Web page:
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Analysis of Canadian water politics by the Council of Canadians' national water campaigner.
Communities are celebrating three victories against fracking this week. Quebec, New York and New Brunswick all rejected fracking after years of opposition from communities calling for the protection of community health and the environment.
The Montreal Gazette reported, "Premier Philippe Couillard closed the door on shale gas development in Quebec after an environmental review said its risks outweighed the economic benefits."
At the end of September, the Great Lakes Commission released its Draft report on transport of crude oil in Great Lakes region, which provides an overview of the increase of crude oil transportation in the Great Lakes-St. Lawrence River region. The Commission gave stakeholders 60 days to provide comment on the Draft report. The final report will be formally released at the Commission's 2015 semiannual meeting on February 24-25, 2015 in Washington, D.C. Thirty organizations signed a collective submission to the Great Lakes Commission outlining gaps in the draft report including:
Communities in Atlantic Canada are currently dealing with the fallout of fracking projects that occurred prior to New Brunswick and Nova Scotia's moratoriums. There are two New Brunswick communities, Saint John and Dieppe, that are exploring plans to treat fracking wastewater in their municipal wastewater treatment plants and to discharge the waste in local rivers connected to the Bay of Fundy. This summer, Atlantic Industrial Services (AIS) pitched a proposal that would see the town of Dieppe treat 30 million litres of "treated" fracking wastewater into its sewer system.
In March, the beleaguered—some would say besieged—city of Detroit, Michigan announced it would begin shutting off water services to between 1,500 and 3,000 households every week. It seemed impossible at the time but officials quickly made good on the promise. Detroit, the former industrial powerhouse of one of the world’s richest countries, has seen better days. But water is an essential social service, a necessity of life, and the city lies in the middle of the Great Lakes, the world’s largest body of freshwater. How could the taps possibly run dry?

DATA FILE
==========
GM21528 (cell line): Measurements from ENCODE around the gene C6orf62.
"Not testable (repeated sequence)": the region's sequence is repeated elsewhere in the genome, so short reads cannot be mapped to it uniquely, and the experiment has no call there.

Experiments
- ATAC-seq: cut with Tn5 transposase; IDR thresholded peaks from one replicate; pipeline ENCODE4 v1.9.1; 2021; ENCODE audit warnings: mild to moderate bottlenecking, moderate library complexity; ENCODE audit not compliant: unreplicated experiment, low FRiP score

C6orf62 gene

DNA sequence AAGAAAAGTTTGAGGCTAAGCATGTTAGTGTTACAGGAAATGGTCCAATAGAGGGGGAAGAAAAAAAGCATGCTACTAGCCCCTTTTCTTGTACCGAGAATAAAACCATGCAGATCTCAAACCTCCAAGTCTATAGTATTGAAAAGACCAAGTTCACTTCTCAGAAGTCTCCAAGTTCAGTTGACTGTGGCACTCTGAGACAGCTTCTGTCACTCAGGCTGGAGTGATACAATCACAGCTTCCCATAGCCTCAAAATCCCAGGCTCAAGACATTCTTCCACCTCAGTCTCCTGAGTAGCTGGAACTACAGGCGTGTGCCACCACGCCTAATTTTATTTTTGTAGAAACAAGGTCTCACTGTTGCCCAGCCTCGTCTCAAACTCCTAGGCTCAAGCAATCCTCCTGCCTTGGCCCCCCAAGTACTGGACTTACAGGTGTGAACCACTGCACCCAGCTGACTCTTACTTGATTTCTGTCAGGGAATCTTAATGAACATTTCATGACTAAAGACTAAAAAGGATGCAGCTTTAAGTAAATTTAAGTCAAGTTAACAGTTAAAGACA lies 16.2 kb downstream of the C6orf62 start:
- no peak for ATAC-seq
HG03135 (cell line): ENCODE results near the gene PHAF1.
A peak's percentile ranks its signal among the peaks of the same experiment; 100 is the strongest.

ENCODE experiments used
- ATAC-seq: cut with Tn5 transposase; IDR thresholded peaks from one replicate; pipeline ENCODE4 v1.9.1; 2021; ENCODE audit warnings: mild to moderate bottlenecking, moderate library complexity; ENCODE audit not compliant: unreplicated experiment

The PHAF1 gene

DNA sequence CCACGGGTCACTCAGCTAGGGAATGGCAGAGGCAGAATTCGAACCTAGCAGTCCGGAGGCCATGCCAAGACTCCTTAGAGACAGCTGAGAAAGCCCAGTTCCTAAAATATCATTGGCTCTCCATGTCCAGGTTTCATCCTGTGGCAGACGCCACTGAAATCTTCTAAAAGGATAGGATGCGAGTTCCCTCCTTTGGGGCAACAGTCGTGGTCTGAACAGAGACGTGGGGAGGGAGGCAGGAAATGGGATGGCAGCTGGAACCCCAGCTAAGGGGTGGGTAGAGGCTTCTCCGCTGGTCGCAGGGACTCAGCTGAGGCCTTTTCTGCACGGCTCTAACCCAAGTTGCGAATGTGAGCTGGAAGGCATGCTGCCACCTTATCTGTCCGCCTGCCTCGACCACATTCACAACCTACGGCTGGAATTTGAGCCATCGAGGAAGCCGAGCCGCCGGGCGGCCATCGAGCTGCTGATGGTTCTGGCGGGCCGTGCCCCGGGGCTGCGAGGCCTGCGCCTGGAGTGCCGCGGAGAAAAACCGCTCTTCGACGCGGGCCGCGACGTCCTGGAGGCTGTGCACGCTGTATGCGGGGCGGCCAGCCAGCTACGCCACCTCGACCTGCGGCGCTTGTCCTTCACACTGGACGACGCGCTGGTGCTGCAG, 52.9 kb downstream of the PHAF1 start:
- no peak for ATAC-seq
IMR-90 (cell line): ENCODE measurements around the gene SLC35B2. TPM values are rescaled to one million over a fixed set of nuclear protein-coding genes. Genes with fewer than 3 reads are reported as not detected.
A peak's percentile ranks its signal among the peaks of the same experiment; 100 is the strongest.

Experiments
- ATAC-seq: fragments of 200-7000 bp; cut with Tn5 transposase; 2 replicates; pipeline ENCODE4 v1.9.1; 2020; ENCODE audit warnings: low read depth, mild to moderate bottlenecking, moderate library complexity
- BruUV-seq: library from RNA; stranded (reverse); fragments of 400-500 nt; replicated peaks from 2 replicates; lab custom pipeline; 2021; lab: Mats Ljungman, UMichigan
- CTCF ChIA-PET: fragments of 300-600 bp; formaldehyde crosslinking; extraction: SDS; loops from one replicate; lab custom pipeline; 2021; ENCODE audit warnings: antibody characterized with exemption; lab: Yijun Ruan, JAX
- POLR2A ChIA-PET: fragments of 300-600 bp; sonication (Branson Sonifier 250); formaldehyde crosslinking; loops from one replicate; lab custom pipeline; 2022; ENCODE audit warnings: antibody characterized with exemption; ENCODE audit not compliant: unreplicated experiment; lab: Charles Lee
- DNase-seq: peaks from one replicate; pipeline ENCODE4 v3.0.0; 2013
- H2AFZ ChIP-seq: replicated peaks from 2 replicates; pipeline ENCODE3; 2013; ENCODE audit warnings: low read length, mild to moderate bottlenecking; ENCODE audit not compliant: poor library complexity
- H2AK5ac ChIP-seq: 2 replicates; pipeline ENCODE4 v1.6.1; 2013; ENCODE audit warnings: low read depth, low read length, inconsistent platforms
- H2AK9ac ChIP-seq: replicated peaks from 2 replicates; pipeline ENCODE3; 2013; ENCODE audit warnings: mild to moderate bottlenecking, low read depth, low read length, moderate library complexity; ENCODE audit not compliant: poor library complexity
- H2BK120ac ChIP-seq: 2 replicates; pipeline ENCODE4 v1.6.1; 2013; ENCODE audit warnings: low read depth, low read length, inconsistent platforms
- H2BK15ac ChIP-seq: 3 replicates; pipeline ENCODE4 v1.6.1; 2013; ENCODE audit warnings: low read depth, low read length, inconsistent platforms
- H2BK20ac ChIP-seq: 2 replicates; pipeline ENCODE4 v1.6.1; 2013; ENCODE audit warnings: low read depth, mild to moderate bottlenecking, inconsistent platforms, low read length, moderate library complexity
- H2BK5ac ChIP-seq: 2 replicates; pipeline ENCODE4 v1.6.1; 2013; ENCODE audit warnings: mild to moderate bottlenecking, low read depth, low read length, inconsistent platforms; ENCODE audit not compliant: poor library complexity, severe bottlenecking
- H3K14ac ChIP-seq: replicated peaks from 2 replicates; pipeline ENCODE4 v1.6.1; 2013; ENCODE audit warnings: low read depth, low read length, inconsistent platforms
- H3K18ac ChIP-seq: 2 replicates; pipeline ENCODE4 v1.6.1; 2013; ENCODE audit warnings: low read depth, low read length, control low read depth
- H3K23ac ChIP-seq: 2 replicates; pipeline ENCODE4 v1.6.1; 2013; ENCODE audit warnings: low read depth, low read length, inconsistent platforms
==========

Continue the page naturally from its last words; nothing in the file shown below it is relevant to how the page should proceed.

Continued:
Suncor is setting a precedent around the Great Lakes and St. Lawrence River Basin with its new shipments of bitumen on the St. Lawrence River. On September 24, the first ever tanker to ship bitumen on the Great Lakes and St. Lawrence River Basin left the port of Sorel-Tracey in Quebec. The tanker, the Minerva-Gloria, carried an estimated 700,000 barrels of bitumen to Sardinia, Italy which arrived on Tuesday at 4:22 p.m. local time.
Detroit's water crisis has drawn international attention in recent weeks putting a spotlight on the water cut-off program being pursued by the city. Organizations on the ground have been calling for an end to the cut-offs since March when the city announced it would begin shutting off water services to 1,500 to 3,000 households every week. Following a report to the UN Special Rapporteur on the Human Right to Safe Drinking Water and Sanitation submitted by the Blue Planet Project/Council of Canadians and Detroit groups, Special Rapporteur Catarina de Albuquerque warned that the mass water shut-offs were a violation of human rights.
So often we hear governments and the oil and gas industry promoting fracking as a way to create jobs. Job creation and fracking -- and other fossil fuel projects -- are often pitted against water, environmental and public health concerns. The debate is framed as a black and white issue: If you oppose fracking, you are "anti-jobs" and you cannot possibly be an environmentalist that supports job creation.
Here are five points that debunk these myths. The reality is we have different options and we need to get our governments to start talking about them.
What is the state of knowledge of potential environmental impacts from the exploration, extraction, and development of Canada’s shale gas resources, and what is the state of knowledge of associated mitigation options?
If there is a consistent message throughout the report, it is this: we do not know enough about fracking.